We’ll begin to move through the 20 books that make up the Analects and look at more passages that offer practical advice on how a person can follow the Way.
Through virtuous actions, a leader can achieve effortless and harmonious influence.
Doing by not doing. If you’re familiar with Eastern philosophies you’ve probably heard of this seemingly contradictory idea before. In traditional Chinese, it’s called “wu-wei.” Taken literally, it means “non-doing,” but what it implies is more like “effortless doing.”
As we’ve already alluded to, Confucius was really interested in how you do something. And this is precisely what wu-wei is about – this ideal way of doing something without even really trying to do it. These days you might hear terms like achieving a state of flow or creating new positive habits. This isn’t too far off from what Confucius was trying to teach. He wanted his students to always be acting and speaking in accordance with the Way, with the goal being that it eventually becomes effortless.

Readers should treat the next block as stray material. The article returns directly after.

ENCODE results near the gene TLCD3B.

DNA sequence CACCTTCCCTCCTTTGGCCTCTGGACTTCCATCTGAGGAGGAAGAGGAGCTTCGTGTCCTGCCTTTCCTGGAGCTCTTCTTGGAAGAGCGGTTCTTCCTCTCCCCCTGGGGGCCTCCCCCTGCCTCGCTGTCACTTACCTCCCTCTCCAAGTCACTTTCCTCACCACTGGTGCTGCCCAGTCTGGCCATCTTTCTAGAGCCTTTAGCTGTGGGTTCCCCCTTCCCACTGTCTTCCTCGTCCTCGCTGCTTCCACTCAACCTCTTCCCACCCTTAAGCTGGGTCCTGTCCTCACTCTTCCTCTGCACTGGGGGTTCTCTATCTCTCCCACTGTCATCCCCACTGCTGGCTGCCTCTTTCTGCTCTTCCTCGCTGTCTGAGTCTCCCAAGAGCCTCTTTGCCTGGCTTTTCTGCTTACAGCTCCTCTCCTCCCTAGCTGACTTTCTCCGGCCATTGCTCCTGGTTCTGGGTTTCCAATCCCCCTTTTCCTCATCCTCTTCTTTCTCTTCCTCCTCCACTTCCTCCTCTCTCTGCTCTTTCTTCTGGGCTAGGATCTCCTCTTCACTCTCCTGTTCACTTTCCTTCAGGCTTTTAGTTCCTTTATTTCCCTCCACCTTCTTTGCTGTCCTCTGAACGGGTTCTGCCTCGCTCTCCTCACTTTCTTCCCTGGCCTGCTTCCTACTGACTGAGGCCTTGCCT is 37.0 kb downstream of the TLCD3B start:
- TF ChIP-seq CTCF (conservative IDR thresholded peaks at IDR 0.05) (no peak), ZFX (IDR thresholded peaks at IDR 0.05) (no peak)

In terms of leadership, wu-wei was also ideal. Many passages in the Analects reflect the belief that a leader who embodies the Way, in their actions and their words, could effortlessly influence the people to also lead virtuous lives. With the Way, no effort, and no restrictive rules or laws are necessary.
Take this third passage in Book Two: “If you try to guide the common people with coercive regulations and keep them in line with punishments, the common people will become evasive and will have no sense of shame.” On the other hand, if you guide them with virtue, and proscribe ritual, the people will have a sense of shame and reform themselves – without the need for oppressive laws. This is the power of the Way and the power of wu-wei.
This comes up again at the end of Book Two. Ji Kangzi, one of the most powerful people in the Chinese state of Lu, asks Confucius directly, how can he lead people toward being industrious, obedient, and respectful. Confucius explains that the leader has to have the virtuous qualities of dignity, kindness, and a love of learning. With these in place, the results he’s looking for will naturally, effortlessly, follow. In his words: “Oversee them with dignity, and the people will be respectful; oversee them with filiality and kindness, and the people will be dutiful; oversee them by raising up the accomplished and instructing those who are unable, and the people will be industrious.”